Most people think of spinach when they hear "leafy greens,"but Crumble Smith recommends widening your palateand trying chard, collard greens, mustard greens or beet greens.

What is the healthiest fruit?: This one is high in antioxidants and has cognitive and cardiovascular benefits.

Cruciferous vegetables make another great addition to one's diet. Those include broccoli, cauliflower, Brussels sprouts, asparagus, cabbage andbok choy, among others.

Cruciferous vegetables contain fiber, phytonutrients to prevent cellular damage and indole-3-carbinol, a compound shown to decrease estrogen dominance and reduce the risks of estrogen-related cancers as well as colon cancer, Crumble Smith says.

But there are some specifics to look out for when it comes to vegetables and your specific dietary needs. (As always, consult your physician if you have specific questions related to your diet.)

Spinach, beet greens and chard contain oxalates, which can bind to minerals like calcium and inhibit their absorption. For this reason, Crumble Smith recommends that people who are dairy-free should look outside of leafy greens to satisfy calcium needs.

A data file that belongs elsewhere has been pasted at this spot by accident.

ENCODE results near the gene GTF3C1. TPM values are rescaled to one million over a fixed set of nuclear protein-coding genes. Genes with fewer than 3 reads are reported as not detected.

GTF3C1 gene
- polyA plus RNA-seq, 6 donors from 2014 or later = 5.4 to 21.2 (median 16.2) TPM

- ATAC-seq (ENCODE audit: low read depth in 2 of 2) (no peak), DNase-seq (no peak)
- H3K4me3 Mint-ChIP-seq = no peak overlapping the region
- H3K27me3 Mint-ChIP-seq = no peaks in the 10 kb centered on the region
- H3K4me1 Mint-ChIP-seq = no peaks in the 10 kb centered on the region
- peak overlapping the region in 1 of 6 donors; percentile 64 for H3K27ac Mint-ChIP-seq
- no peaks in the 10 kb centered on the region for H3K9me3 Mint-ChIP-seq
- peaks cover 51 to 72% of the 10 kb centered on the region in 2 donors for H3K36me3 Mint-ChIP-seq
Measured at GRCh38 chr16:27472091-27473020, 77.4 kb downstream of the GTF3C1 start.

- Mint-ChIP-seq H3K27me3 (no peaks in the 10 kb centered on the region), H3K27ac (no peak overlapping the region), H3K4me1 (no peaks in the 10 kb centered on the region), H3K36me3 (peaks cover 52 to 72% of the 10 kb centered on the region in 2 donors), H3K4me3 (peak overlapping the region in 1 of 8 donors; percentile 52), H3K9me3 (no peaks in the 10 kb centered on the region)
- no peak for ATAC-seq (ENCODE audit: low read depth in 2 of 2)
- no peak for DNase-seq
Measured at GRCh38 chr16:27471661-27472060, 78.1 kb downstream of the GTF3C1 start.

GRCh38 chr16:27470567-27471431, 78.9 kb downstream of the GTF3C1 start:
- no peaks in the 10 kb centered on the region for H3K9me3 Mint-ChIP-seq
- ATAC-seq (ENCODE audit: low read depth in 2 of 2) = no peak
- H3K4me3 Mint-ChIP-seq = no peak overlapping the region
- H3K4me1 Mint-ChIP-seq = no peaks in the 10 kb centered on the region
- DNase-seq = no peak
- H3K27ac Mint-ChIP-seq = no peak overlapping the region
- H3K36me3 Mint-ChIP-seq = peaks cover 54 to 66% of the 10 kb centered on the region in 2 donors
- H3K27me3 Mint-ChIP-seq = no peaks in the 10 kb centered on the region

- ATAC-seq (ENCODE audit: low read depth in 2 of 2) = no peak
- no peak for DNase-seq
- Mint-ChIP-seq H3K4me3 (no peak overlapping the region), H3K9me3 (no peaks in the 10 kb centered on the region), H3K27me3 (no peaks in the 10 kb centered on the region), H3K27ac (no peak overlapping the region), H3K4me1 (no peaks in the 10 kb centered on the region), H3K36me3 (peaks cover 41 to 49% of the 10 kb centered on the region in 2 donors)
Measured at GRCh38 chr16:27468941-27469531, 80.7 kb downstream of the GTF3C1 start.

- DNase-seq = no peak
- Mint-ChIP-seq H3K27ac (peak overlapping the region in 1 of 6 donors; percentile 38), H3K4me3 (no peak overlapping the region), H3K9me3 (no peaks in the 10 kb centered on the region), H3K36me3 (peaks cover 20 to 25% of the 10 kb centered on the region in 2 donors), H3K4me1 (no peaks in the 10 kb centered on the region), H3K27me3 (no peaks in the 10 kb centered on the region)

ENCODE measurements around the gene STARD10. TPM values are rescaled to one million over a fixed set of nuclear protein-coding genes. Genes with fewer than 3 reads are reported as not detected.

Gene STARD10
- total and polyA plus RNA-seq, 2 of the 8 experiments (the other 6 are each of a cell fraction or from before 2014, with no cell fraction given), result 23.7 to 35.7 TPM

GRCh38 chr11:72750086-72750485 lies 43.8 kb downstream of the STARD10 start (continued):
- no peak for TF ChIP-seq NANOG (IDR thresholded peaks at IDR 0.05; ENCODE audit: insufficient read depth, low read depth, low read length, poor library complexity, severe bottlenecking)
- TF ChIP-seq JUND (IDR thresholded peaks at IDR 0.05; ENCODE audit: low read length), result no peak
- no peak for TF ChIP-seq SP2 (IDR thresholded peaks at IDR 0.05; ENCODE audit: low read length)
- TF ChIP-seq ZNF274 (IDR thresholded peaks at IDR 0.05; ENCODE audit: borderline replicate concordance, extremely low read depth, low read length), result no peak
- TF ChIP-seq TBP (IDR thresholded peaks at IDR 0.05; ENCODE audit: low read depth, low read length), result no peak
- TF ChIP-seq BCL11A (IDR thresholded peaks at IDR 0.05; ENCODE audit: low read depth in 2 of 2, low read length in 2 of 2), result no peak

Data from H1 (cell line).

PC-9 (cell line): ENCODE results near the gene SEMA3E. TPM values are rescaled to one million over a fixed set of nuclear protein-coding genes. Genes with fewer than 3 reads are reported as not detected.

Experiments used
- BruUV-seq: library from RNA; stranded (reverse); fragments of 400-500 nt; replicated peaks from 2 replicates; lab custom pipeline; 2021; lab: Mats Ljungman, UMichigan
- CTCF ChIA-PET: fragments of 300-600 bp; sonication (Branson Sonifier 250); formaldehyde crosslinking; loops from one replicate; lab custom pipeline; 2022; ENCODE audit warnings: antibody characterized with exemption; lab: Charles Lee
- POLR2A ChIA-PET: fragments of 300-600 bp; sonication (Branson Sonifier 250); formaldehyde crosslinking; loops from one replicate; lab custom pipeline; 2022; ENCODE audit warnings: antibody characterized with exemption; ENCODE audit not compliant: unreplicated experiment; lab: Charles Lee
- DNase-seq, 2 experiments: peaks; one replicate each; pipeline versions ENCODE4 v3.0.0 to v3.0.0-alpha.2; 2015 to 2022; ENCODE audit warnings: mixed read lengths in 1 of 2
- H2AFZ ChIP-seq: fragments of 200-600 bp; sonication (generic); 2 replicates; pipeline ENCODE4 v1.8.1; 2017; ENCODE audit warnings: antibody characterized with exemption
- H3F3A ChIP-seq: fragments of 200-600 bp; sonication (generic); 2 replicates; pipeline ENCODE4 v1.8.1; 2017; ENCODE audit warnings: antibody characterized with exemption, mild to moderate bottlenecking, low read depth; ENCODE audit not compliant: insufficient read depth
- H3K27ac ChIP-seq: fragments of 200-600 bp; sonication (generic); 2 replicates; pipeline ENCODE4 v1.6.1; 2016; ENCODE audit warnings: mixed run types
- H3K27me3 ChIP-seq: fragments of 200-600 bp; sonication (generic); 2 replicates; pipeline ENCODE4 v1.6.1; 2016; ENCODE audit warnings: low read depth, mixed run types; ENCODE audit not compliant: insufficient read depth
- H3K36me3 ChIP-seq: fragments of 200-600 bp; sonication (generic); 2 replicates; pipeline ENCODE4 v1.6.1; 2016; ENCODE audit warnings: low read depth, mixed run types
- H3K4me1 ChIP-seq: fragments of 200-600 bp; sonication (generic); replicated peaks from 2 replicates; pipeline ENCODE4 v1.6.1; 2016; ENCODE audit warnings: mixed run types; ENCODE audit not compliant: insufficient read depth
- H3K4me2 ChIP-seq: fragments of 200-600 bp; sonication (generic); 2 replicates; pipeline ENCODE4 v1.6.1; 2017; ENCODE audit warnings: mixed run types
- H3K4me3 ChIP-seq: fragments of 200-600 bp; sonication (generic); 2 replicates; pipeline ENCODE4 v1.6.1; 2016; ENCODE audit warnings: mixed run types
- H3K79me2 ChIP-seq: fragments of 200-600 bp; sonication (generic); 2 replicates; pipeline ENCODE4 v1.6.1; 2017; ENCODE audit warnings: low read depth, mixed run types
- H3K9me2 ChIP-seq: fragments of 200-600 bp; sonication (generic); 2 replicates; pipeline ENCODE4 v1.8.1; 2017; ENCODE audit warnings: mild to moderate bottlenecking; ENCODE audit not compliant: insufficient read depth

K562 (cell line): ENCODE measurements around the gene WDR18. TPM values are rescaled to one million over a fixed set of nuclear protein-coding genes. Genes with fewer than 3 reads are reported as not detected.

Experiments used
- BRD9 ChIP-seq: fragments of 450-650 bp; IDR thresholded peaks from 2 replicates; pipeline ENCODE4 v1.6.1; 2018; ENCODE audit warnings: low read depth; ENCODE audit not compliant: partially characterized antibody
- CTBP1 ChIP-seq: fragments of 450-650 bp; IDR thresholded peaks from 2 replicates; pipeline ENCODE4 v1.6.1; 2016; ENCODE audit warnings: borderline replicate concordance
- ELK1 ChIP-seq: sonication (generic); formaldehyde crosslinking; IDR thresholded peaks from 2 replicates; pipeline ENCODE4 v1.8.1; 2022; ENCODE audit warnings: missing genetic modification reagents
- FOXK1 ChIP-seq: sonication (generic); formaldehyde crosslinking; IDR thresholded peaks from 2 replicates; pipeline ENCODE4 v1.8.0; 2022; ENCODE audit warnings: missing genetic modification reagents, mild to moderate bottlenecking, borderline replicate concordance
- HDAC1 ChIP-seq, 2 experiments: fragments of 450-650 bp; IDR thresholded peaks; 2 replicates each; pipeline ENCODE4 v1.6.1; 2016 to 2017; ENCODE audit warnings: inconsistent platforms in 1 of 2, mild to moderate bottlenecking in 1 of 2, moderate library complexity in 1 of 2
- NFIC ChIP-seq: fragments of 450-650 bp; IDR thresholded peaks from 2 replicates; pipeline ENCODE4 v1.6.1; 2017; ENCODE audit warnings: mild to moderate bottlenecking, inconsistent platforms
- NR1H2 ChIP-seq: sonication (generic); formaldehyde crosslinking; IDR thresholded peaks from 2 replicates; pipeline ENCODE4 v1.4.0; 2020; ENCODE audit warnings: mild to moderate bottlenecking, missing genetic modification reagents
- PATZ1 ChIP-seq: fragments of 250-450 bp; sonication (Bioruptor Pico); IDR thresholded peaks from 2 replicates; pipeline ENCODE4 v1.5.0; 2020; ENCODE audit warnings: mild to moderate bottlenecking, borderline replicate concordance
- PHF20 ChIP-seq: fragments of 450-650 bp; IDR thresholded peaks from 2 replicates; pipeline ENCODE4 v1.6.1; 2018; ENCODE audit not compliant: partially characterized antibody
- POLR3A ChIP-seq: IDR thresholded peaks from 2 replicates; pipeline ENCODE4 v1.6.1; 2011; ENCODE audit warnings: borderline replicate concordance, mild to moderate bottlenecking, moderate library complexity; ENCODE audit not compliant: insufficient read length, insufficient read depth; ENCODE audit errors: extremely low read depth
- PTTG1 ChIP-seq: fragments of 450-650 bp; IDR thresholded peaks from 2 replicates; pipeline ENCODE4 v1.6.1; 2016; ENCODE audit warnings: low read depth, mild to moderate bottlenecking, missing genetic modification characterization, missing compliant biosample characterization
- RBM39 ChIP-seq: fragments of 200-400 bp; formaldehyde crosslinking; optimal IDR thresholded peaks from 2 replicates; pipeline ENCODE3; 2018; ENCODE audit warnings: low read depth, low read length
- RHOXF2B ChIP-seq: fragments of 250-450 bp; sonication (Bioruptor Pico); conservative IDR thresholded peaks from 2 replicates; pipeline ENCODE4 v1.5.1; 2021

People who have had oxalate kidney stones and want to prevent future recurrence may also want to be wary of vegetables with high oxalate content, though she says drinking enough water every day can also decrease the risk.

Crumble Smith says these vegetables are still good sources of vitamin K, lutein and vitamin C, so its not a reason to avoid them, or any other vegetable, completely.

Starch vegetables, which include potatoes, corn, squash, peas and carrots and others, often get a bad rap because of their carbohydrate content.

"Those have a host of nutrients, but also do provide carbohydrates and they can elevate blood sugar levels,"Crumble Smith says. "People who have diabetes or any sort of insulin resistance and people who have weight loss goals, over-consuming carbohydrates could interfere with their weight loss."